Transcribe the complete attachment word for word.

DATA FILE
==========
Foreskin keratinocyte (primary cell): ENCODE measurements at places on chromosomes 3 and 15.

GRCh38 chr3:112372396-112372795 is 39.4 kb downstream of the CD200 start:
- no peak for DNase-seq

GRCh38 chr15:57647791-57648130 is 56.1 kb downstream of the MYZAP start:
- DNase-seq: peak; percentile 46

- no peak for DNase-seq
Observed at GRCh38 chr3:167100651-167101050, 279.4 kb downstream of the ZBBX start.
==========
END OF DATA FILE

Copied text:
Foreskin keratinocyte (primary cell): ENCODE measurements at places on chromosomes 3 and 15.

GRCh38 chr3:112372396-112372795 is 39.4 kb downstream of the CD200 start:
- no peak for DNase-seq

GRCh38 chr15:57647791-57648130 is 56.1 kb downstream of the MYZAP start:
- DNase-seq: peak; percentile 46

- no peak for DNase-seq
Observed at GRCh38 chr3:167100651-167101050, 279.4 kb downstream of the ZBBX start.